China widens the bands

The weekends are becoming the ‘days of choice’ for China to announce major policy changes, with the PBoC announcing the widely touted widening of the trading band on the CNY on Saturday. 

The consensus view had been for a rise to a plus or minus 2% from the previous 1% band and this has now been initiated; the interesting development is the timing of the announcement.

Most had expected the bank to enact this reform in the coming months, not this soon in the piece. It is no coincidence that the PBoC has stepped in when the spot CNY moved back above the fixing rate after several weeks of defying the previous trend. The PBoC is obviously acutely aware of the speculative USD selling here, as it has explicitly stated in the press that it will step in when (not if) necessary.

That means it will still moderate hot money outflows; the trade of the last few years had seen hot money inflows (mainly in USDs) which were used for lending, collateral or funding sources. These loan funds were then used for a wealth creation purposes by placing the loan funds into wealth products such as corporate bonds etc., or other speculation products. At the same time the CNY was appreciating; so on redemption the trade was boosted by currency appreciation.

This has since broken down as we saw the first major corporate bond default a week ago, with Premier Li Kequang stating at the close of the People’s Nation Congress that further defaults were ‘unavoidable’. This has heightened credit crunch fears and seen hot money exiting, which caused the spot CNY to drop below the fixing. With the rate reversing at the back-end of last week, it has given the PBoC a chance to step further towards liberalisation; something that will be long-term supportive.  

This is more supportive because it creates efficiency in capital allocation, increases flexibility and push economic restructuring, and should see the CNY becoming more market determined. It allows increased hedge to risk and increases it flexibly to react to market issues.

Form an Asian-centric point of view this will have a longer-term effect on trade; it provides fairer trade boundaries as products and services move towards ‘fair value’ on a country to country basis. We see possible short-term volatility judging by the reactions to the widen of the band to 1%, however it is still very low on international standards and is unlikely to have a major effect; with the PBoC as a backstop it may strengthen and could fly on the open.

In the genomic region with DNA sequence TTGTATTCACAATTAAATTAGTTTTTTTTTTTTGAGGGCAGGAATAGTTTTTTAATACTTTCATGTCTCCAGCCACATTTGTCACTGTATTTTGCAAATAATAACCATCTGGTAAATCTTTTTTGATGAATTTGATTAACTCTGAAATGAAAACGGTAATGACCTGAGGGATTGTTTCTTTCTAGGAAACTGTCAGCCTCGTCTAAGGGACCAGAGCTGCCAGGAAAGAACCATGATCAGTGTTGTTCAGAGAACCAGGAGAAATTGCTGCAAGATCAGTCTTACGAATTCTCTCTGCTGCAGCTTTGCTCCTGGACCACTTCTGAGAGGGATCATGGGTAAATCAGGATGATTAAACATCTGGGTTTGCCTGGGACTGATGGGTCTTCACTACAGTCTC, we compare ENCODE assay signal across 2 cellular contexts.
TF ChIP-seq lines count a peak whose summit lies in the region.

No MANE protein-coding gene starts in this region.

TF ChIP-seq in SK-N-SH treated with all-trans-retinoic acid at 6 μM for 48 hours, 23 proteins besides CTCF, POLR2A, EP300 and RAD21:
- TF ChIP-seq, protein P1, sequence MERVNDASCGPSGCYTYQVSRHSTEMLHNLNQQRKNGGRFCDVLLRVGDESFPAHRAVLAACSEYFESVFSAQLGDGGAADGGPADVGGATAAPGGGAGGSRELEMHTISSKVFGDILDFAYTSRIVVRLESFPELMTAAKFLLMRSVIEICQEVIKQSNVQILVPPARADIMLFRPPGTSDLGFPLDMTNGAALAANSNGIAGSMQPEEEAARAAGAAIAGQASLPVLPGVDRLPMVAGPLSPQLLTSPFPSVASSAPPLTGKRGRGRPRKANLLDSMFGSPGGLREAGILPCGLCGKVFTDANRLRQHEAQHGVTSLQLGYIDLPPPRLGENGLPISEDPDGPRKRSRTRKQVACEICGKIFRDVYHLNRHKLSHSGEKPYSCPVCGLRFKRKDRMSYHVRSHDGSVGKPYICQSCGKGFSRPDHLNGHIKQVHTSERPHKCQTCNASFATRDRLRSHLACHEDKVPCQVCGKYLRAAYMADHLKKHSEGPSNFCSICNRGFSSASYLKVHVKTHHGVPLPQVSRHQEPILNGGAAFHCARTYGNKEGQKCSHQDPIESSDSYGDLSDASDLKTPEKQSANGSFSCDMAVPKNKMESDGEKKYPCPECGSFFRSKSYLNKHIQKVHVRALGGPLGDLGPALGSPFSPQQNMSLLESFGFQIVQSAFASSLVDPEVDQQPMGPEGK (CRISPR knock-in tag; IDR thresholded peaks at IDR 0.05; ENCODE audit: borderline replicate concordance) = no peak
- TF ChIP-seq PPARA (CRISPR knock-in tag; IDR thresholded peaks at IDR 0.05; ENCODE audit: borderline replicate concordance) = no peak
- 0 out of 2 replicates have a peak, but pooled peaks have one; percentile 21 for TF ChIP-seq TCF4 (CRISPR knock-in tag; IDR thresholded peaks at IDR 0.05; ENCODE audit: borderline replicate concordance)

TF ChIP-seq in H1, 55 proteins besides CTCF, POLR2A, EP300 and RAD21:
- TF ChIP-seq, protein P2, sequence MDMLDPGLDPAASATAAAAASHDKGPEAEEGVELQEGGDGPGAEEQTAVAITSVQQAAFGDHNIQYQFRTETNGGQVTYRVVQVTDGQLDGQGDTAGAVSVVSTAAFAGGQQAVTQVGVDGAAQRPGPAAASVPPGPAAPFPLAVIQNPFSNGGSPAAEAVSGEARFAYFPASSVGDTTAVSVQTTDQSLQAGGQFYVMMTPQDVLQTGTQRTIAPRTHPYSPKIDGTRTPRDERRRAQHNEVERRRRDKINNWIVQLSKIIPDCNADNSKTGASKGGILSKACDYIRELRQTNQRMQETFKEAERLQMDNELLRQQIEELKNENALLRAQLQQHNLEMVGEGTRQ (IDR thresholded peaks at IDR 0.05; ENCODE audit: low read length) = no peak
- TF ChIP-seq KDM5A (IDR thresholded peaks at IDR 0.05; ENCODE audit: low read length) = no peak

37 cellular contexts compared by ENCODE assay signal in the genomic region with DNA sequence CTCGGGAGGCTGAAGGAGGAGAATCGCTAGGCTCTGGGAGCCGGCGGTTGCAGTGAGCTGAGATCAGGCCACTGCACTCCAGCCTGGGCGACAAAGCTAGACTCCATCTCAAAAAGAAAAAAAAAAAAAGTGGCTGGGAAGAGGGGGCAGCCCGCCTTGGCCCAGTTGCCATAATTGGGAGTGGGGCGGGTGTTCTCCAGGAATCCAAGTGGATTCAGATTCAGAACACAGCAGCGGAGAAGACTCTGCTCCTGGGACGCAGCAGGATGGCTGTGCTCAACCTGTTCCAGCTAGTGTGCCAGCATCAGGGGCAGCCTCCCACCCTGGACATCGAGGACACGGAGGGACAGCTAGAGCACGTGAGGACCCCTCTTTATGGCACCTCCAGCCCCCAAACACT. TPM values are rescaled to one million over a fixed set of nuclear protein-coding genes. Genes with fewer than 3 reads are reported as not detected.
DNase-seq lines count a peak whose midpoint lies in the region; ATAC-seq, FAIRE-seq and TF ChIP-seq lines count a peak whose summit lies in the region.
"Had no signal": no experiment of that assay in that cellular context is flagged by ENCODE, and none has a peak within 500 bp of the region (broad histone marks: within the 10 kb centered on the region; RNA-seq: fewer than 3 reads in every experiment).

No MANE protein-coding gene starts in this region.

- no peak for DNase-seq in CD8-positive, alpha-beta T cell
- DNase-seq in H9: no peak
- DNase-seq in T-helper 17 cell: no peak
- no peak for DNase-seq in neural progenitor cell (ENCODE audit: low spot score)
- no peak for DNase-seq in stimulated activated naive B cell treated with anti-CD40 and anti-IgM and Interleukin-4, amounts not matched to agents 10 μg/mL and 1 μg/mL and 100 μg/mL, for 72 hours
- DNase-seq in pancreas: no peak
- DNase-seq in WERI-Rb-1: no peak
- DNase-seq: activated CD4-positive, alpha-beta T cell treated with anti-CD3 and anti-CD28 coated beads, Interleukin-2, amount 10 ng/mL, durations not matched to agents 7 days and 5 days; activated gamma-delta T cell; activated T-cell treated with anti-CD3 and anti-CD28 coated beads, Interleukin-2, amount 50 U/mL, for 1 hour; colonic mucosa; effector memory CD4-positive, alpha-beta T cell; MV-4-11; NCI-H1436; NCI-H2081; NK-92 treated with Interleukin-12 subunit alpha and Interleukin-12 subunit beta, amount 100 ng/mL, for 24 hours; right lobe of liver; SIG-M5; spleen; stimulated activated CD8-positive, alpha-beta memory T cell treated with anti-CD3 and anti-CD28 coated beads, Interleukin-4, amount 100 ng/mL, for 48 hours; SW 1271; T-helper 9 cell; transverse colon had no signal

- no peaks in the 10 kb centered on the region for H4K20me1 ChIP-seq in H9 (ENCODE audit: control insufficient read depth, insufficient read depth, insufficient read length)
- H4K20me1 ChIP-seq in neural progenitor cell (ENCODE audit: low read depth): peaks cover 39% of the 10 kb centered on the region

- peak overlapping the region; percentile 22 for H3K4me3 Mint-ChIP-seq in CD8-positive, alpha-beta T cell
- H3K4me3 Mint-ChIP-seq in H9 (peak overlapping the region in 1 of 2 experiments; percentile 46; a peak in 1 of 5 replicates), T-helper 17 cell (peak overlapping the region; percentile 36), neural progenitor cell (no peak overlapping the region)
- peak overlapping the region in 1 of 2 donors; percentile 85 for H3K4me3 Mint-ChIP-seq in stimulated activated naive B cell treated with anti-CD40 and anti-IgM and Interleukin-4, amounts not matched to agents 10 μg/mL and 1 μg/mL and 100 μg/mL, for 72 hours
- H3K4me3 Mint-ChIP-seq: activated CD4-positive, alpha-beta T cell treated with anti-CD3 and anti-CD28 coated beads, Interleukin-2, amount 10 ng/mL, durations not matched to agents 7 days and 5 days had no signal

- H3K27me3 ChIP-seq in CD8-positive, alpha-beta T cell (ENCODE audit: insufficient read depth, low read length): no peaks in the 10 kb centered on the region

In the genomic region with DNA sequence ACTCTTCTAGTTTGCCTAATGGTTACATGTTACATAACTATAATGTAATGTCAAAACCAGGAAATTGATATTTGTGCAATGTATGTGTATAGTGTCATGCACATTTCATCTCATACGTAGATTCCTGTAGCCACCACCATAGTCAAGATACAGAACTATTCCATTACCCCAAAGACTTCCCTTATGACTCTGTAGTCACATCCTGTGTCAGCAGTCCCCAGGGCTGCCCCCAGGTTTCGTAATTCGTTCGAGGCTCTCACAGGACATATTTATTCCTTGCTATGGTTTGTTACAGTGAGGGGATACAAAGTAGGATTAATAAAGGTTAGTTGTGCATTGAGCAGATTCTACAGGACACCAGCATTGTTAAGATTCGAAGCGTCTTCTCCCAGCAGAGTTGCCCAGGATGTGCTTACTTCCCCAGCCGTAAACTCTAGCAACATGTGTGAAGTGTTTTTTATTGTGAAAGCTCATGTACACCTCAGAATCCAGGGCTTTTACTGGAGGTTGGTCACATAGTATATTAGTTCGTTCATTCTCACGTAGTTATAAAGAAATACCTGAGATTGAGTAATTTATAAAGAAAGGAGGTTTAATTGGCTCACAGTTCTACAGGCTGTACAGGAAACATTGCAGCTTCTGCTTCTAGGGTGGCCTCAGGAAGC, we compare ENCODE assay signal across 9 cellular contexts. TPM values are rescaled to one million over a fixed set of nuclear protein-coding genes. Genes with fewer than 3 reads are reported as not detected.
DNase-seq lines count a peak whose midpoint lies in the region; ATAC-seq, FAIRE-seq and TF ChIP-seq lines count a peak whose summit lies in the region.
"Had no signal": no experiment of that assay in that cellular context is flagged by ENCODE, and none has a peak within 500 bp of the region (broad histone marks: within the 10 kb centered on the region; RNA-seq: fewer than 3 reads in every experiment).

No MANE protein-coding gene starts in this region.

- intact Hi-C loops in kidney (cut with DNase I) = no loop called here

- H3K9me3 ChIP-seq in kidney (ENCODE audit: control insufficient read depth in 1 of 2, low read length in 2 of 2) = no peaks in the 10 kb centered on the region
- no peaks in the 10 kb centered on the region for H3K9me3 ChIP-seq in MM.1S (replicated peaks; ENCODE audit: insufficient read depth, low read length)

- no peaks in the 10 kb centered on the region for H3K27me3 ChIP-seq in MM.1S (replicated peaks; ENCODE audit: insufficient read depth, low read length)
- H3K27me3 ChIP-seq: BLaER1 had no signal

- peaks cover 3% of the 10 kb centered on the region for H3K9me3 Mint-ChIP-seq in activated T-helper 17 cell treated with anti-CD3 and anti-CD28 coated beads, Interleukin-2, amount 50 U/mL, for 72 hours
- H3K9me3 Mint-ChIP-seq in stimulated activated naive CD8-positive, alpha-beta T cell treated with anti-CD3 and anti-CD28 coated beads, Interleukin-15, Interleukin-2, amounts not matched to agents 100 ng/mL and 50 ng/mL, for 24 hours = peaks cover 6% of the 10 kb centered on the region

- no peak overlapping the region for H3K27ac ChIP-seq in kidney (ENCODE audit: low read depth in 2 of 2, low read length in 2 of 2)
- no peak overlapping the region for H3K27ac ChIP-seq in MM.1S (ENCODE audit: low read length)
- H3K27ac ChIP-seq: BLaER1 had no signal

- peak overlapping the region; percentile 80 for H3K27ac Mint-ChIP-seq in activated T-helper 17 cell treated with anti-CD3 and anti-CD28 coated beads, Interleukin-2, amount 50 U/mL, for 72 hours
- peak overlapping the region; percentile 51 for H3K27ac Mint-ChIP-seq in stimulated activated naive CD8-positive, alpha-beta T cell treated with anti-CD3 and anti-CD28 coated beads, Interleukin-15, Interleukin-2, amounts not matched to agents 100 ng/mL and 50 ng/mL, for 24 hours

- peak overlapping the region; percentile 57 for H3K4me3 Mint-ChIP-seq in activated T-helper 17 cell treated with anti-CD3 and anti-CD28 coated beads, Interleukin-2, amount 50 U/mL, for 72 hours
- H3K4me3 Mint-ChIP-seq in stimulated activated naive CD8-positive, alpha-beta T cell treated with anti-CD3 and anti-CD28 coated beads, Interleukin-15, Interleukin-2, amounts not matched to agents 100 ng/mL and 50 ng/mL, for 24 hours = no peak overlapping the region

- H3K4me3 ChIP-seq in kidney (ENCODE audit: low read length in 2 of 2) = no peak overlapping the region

Crimea – priced in?

What has also eventuated over the weekend is the referendum vote in Crimea; as widely expected Crimea has voted to annex itself from Ukraine and join Moscow, this news I believe is priced in and the futures markets looks unaffected by the news from overnight. As expected, the West has dismissed the vote and does not recognise the referendum; with 95.5% of Crimeans voting to join Russia it is not surprising it has been dismissed.

What will be market-sensitive is if the West increases financial sanction on Russia, that is where the change will be felt. So far the West looks toothless to act as the reaction from Russia looks to be stronger and swifter on European assets particularly, and this will likely pressure Europe not to act financially, but rather diplomatically. The political reaction over the coming days will be telling for market reactions.   

Ahead of the Australian open

We are currently calling the [AU200|ASX 200] down 24 points on the 10am bell (AEDT) to 5305 based on the futures close from Saturday which is likely to change on the open. The copper continues to see selling as the pendants ask ‘has it bottomed?’

The falling knife that is copper is very hard to judge as the amount of copper that has been used as collateral in China is likely to distort trading. Copper looks to be under downward pressure and that hasn’t reversed yet. Again copper equities and commodity currencies are likely to see pressure.

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